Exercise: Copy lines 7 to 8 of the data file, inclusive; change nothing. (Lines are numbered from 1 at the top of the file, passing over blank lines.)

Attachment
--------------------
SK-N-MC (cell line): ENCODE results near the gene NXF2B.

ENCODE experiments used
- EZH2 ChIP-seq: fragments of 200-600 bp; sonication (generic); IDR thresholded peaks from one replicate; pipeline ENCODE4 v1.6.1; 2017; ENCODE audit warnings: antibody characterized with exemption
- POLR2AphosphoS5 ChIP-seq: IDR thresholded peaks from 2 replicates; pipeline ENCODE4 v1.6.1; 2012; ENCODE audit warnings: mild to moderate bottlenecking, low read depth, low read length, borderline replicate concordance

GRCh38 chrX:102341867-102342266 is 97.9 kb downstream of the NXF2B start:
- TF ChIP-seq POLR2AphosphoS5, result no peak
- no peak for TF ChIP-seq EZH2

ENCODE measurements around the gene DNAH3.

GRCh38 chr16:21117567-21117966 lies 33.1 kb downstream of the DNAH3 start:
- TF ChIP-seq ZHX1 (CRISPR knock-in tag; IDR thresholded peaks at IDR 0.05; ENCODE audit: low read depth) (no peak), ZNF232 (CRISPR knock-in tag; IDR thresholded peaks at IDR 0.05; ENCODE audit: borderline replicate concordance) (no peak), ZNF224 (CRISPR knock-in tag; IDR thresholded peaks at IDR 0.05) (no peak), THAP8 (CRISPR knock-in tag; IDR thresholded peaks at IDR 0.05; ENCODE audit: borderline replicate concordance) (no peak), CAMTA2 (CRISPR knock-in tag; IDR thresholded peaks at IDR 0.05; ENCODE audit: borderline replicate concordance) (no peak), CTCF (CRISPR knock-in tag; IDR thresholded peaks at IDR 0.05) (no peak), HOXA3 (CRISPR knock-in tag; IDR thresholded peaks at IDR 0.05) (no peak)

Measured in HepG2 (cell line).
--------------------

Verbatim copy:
- no peak for TF ChIP-seq EZH2

ENCODE measurements around the gene DNAH3.